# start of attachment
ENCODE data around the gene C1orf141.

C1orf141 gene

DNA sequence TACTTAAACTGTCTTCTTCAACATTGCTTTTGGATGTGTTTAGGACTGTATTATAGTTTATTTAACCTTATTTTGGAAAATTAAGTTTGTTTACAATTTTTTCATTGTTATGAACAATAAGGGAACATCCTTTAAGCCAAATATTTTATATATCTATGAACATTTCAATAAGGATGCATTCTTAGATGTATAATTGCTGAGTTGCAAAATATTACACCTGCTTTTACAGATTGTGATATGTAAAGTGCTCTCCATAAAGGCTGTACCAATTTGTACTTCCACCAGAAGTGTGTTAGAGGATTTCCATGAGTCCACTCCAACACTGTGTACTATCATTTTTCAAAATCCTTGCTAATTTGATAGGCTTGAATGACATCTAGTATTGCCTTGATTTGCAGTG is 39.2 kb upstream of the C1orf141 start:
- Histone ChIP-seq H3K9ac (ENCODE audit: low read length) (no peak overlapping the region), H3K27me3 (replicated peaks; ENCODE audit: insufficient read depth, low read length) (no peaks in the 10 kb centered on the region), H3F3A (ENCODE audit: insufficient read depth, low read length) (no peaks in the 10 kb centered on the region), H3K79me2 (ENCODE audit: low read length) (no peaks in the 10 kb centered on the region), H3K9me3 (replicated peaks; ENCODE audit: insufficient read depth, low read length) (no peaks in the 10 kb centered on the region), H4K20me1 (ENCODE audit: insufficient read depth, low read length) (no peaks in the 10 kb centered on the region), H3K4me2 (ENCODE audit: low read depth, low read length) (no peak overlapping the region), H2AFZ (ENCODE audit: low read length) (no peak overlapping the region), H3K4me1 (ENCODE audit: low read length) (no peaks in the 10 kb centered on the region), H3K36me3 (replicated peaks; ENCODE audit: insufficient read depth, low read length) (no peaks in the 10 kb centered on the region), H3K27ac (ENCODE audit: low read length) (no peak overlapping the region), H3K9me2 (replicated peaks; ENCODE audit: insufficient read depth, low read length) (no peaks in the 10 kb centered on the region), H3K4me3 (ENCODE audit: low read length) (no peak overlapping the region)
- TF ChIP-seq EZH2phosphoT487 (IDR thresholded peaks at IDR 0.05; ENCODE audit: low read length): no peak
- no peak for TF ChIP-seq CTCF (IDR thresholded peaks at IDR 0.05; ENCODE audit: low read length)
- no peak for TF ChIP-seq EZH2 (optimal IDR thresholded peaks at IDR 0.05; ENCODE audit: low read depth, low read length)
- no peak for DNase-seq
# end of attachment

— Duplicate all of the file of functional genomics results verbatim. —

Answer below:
ENCODE data around the gene C1orf141.

C1orf141 gene

DNA sequence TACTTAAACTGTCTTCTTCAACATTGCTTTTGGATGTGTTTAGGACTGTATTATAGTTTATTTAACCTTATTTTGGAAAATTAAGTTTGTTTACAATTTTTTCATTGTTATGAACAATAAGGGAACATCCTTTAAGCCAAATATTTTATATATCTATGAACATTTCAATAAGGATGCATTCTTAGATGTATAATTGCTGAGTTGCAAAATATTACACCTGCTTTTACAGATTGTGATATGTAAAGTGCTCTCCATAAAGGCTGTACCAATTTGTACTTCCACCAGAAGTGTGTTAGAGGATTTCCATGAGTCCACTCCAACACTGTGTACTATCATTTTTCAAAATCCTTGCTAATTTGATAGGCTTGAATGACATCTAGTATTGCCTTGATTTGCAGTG is 39.2 kb upstream of the C1orf141 start:
- Histone ChIP-seq H3K9ac (ENCODE audit: low read length) (no peak overlapping the region), H3K27me3 (replicated peaks; ENCODE audit: insufficient read depth, low read length) (no peaks in the 10 kb centered on the region), H3F3A (ENCODE audit: insufficient read depth, low read length) (no peaks in the 10 kb centered on the region), H3K79me2 (ENCODE audit: low read length) (no peaks in the 10 kb centered on the region), H3K9me3 (replicated peaks; ENCODE audit: insufficient read depth, low read length) (no peaks in the 10 kb centered on the region), H4K20me1 (ENCODE audit: insufficient read depth, low read length) (no peaks in the 10 kb centered on the region), H3K4me2 (ENCODE audit: low read depth, low read length) (no peak overlapping the region), H2AFZ (ENCODE audit: low read length) (no peak overlapping the region), H3K4me1 (ENCODE audit: low read length) (no peaks in the 10 kb centered on the region), H3K36me3 (replicated peaks; ENCODE audit: insufficient read depth, low read length) (no peaks in the 10 kb centered on the region), H3K27ac (ENCODE audit: low read length) (no peak overlapping the region), H3K9me2 (replicated peaks; ENCODE audit: insufficient read depth, low read length) (no peaks in the 10 kb centered on the region), H3K4me3 (ENCODE audit: low read length) (no peak overlapping the region)
- TF ChIP-seq EZH2phosphoT487 (IDR thresholded peaks at IDR 0.05; ENCODE audit: low read length): no peak
- no peak for TF ChIP-seq CTCF (IDR thresholded peaks at IDR 0.05; ENCODE audit: low read length)
- no peak for TF ChIP-seq EZH2 (optimal IDR thresholded peaks at IDR 0.05; ENCODE audit: low read depth, low read length)
- no peak for DNase-seq